Biographies can be very revealing. We often discover details that help shed light on the kind of person we read about. In Habakkuk 2:15-20, God gave the prophet Habakkuk a biography of evil. Even though God used a pagan nation to discipline His disobedient people, He destroyed the evil empire He used. Evil cannot forever rule, because the world and everything in it still belongs to God, who has promised that righteousness will one day rule the earth.
In verses 15-16, the prophet wrote about drunkenness, immorality and disgrace. Those of Babylon were not content just to live intoxicated lives; they tried to influence the people around them toward drunkenness. Drunkenness is condemned in Scripture (Proverbs 20:1: “Wine is a mocker, strong drink a brawler, and whoever is intoxicated by it is not wise.”). According to Galatians 5:21, drunkenness is a deed of the flesh, and Ephesians 5:18 plainly says, “Do not get drunk with wine.” The last Southern Baptist Convention resolution regarding alcohol was passed at the 2006 national meeting in Greensboro, N.C. That resolution clearly exhorts Southern Baptists to abstain from the use of alcohol.
Babylon was known for drunkenness, which led to sexual sin. Verse 15 implies that the Babylonians were influencing their neighbors to drink intoxicating drink so they could commit immorality, “so as to look on their nakedness.” In verse 16, the Babylonians “drink and expose your [their] nakedness.” O. Palmer Robertson observed: “It is almost a universal principle that the sin of drunkenness is associated with sexual impurity and the degradation of the body.”
The promise of God to the Chaldeans was that they would be filled with shame and disgrace (verse 16). Their glory was evidenced in their conquests and material possessions. They carried out their depraved will with violence and grave injustice. However, God declared: “Utter disgrace will come upon your glory.” Their judgment was captured in the phrase, “The cup in the Lord’s right hand will come around to you.” It was the power of God (the right hand) that brought about the destruction of Babylon.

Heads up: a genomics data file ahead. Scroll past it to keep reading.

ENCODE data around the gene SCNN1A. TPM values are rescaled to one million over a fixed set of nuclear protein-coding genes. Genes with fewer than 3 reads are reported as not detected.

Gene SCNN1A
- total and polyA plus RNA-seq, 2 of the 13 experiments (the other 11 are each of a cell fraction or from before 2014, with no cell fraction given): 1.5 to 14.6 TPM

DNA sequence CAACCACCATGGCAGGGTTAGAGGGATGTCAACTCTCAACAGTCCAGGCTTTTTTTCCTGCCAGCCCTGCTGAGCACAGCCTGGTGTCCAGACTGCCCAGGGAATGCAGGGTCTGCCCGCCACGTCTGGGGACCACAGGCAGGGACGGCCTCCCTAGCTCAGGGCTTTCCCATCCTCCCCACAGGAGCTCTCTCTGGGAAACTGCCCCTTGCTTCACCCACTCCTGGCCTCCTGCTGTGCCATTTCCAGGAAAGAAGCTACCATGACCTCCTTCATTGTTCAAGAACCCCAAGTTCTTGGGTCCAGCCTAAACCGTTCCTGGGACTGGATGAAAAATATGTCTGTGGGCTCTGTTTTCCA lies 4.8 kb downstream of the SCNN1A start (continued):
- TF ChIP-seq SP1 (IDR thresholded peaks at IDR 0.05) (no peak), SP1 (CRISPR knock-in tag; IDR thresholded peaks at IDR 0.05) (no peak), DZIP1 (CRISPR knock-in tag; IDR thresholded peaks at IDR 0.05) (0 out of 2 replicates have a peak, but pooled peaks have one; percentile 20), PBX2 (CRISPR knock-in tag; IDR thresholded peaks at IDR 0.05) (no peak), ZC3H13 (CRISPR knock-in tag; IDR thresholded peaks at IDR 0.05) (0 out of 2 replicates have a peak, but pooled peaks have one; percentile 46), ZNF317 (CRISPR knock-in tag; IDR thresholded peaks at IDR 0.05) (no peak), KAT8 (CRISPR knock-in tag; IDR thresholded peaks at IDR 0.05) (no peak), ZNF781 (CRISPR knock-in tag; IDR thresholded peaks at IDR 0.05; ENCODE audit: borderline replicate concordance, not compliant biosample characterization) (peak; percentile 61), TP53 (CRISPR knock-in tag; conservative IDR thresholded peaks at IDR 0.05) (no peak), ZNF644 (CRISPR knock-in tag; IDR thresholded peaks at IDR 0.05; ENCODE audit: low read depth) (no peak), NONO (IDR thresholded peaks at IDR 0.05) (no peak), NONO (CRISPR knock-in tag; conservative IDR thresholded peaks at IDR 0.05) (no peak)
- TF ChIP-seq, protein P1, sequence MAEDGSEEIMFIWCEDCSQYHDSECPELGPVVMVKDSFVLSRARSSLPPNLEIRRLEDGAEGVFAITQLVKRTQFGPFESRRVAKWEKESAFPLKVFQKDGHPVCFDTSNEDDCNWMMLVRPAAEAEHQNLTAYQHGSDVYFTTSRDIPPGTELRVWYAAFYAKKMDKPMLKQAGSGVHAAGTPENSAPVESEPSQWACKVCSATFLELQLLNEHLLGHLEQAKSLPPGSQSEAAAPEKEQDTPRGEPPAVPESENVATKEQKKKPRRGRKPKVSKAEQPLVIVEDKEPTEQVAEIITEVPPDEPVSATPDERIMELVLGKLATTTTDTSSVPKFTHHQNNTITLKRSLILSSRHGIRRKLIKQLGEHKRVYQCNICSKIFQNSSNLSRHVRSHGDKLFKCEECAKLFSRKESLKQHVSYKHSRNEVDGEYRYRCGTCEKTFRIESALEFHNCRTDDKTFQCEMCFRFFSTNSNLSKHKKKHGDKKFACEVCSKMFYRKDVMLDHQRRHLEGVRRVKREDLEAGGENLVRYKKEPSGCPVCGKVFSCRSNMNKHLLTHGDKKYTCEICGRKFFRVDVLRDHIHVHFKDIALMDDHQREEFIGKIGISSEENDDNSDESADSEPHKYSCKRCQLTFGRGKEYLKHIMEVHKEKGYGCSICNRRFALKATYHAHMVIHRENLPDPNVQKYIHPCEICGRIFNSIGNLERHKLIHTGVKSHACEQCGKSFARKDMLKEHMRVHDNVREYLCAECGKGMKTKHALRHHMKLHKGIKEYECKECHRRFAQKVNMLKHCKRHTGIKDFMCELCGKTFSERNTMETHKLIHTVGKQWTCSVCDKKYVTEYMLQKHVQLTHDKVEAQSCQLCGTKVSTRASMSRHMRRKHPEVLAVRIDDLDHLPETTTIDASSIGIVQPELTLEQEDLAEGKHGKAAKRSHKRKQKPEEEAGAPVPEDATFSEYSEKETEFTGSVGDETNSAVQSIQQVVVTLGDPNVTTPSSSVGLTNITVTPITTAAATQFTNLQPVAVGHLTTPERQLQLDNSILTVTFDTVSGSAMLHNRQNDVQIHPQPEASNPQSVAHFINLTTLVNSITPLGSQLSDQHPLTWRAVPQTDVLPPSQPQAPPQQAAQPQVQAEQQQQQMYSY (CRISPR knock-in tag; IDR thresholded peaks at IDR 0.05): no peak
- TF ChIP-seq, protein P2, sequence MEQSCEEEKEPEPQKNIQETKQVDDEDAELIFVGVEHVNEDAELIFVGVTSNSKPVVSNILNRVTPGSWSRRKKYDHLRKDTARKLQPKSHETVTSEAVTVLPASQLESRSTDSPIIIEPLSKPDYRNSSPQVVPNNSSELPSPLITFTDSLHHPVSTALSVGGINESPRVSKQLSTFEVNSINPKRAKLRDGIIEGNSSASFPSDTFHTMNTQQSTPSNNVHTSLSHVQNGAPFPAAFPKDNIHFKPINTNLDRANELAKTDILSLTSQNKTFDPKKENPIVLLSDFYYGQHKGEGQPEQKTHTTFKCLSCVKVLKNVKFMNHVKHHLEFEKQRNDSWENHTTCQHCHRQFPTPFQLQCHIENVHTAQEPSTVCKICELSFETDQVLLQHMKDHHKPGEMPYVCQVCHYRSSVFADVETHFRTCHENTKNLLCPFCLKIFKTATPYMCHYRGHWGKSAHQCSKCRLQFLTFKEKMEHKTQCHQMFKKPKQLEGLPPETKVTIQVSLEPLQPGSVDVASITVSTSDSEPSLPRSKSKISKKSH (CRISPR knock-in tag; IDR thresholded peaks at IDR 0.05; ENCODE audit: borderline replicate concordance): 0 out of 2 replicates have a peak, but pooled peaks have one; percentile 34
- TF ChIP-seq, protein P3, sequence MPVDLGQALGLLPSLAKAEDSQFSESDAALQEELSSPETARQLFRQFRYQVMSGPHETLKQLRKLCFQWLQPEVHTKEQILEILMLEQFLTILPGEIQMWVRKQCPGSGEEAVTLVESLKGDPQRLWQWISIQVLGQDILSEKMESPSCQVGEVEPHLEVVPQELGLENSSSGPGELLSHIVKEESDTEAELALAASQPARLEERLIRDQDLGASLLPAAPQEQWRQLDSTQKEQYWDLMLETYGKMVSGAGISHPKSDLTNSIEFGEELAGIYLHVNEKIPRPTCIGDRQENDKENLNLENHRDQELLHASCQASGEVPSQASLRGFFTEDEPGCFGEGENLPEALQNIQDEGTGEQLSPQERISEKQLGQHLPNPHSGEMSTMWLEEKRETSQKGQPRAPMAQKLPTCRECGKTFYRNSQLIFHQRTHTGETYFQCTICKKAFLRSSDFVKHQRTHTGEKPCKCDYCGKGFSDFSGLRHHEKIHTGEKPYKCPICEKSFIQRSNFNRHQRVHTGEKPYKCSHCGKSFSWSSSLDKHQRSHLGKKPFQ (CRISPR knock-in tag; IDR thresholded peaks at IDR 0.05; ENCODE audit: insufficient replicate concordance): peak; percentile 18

Verse 17 further emphasizes God’s promised judgment on Babylon. The Chaldeans wastefully destroyed land, needlessly butchered animals, and mercilessly murdered people. Lebanon is mentioned because of its legendary beauty, which was defaced through the violence of Babylon against it. However, that same type of violence and destruction would be turned against Babylon at the height of its prominence. Theologians refer to this as “reciprocal justice.” This idea does not find favor among more liberal theologians, but it is the way of God as revealed in Scripture.
Babylon was also an idolatrous nation. The Babylonians crafted idols and then worshiped what they made. These man-made idols were impressive in appearance, and the empire was noted for its religious system based on its various idols. However, since they did not worship the true God or embrace His truth, they composed their own moral standards, void of truth and holiness. Their idol worship was nothing, at best — and Satanic, at worst.
Idols are not limited to inanimate objects. Today, people often make idols of people, money, their bodies, sex, power, pleasure, position, etc. Idolatry was one of Israel’s besetting sins, and it can be a stumbling block for God’s children today.
Verse 20 has often been misunderstood. The context is judgment. These words appear in Zephaniah 1:7 and Zechariah 2:17, also announcing judgment. It is not a verse admonishing us to keep silent in church. It is a somber announcement of impending doom. The earth is called to hush because God’s judgment is coming.
Maltbie D. Babcock was a pastor who lived from 1858-1901. He wrote a poem that became a hymn, called, “This Is My Father’s World.” One stanza says, “This is my Father’s world, O let me ne’er forget; that though the wrong seems oft so strong, God is the ruler yet.”
Even though God used an evil nation to discipline His own people, He never blesses evil. The Chaldeans prospered for a season through their godless living; however, the evil that appeared to bless them became the cause of their destruction when God brought His judgment against them.